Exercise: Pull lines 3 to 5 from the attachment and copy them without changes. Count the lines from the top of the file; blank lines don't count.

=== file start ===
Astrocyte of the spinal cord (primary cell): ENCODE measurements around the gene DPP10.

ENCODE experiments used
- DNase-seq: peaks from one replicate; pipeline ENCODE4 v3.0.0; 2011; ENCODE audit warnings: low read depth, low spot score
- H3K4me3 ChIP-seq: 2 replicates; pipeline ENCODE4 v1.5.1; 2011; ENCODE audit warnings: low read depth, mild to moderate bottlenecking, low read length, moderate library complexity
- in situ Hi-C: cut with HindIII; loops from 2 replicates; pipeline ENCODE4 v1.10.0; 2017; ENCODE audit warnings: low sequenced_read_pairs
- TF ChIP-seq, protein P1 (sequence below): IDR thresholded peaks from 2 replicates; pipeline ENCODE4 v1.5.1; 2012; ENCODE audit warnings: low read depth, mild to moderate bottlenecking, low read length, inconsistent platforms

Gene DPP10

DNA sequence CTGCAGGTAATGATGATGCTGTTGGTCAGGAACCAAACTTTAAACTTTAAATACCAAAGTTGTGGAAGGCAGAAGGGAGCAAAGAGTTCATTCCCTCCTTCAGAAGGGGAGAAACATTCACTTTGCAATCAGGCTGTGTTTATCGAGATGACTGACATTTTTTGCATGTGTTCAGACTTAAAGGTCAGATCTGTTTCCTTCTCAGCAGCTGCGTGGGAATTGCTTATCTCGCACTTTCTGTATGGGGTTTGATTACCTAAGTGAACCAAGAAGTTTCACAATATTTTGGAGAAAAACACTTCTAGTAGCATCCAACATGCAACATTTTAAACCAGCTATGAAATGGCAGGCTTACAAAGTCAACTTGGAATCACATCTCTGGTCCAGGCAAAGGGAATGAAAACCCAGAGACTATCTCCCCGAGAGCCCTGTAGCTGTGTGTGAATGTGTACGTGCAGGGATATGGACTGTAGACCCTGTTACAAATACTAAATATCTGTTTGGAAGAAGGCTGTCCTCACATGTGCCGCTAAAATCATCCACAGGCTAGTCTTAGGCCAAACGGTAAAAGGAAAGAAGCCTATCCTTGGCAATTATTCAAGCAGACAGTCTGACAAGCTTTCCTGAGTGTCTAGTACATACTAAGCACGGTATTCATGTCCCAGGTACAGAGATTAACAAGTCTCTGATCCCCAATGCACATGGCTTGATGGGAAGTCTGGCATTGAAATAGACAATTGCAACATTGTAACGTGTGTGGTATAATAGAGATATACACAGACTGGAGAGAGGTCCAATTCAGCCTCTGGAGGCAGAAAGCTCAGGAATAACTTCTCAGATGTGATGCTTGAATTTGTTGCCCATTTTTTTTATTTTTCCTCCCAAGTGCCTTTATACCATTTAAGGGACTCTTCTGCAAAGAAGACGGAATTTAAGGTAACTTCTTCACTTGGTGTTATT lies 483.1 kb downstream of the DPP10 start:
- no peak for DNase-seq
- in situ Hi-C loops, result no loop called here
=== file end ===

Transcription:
- DNase-seq: peaks from one replicate; pipeline ENCODE4 v3.0.0; 2011; ENCODE audit warnings: low read depth, low spot score
- H3K4me3 ChIP-seq: 2 replicates; pipeline ENCODE4 v1.5.1; 2011; ENCODE audit warnings: low read depth, mild to moderate bottlenecking, low read length, moderate library complexity
- in situ Hi-C: cut with HindIII; loops from 2 replicates; pipeline ENCODE4 v1.10.0; 2017; ENCODE audit warnings: low sequenced_read_pairs